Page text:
G: I think philosophy, liberal arts and humanities teach you how to think about things from different lenses of intelligibility. You understand that there's always different ways of approaching a problem and breaking it down logically or even emotionally or metaphorically and that these are all different ways of representing the same idea. You're trained to think through them and most people are not trained to think through things at the meta level.

I: Right. Yeah, I think it's interesting. It also permits you to understand how your customer... If you can map out your customer's persona or the system of assumptions and frameworks that your customer is using, then even if you don't hold those same assumptions or that same system, you can understand how you can design a system that would be agreeable with the system and the framework that your customer's using or the background or perspective that your customer's bringing or your employee or anyone. So, it lets you take a step back and understand how other people's systems will interact with whatever it is that you built.

G: Tell us about your first startup. What'd you learn from it? This is before neo.tax. You worked on Unleashed, correct?

I: Right, right. Yeah, it was a lot of fun. It wasn't my idea. It was a friend of mine, a mentor of mine actually, someone I looked up to. He was like, "Hey, three out of four small businesses fail within the first five years. They're all pretty terrible reasons to fail and they're avoidable reasons if these small businesses had a CFO, but of course none of them can afford a CFO. So, let's figure out the 80/20 of what a CFO does and throw it into an app." One of the things I learned is that what I'm working on now is very similar in trajectory to what I was working on then. I didn't pick that startup idea. So, to some degree, a friend of mine wanted to start a startup. I jumped in with him.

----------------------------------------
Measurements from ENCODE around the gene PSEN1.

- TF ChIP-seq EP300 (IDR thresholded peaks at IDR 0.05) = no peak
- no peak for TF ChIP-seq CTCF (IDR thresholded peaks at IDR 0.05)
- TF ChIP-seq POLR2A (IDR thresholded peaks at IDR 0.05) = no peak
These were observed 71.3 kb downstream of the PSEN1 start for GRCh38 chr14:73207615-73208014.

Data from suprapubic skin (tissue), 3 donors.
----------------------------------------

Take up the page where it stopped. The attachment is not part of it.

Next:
A decade later, I'm still working in the same field, which tells you how little agency you really have about picking what it is that you're working on. But it was interesting. Let's assume it's like Greg's ice cream shop. We'd pull in a bunch of data from your QuickBooks or your Xero, whatever accounting software you're using, and we try to tell you, "Hey, Greg. Your ice cream shop as compared to other ice cream shops in similar geographies with similar revenue ranges and numbers of employees, your margin is better, but your growth is slower, but your cash is more." We try to give recommendations about, "Well, you can take some of this cash and invest it in marketing and you'd grow faster for example."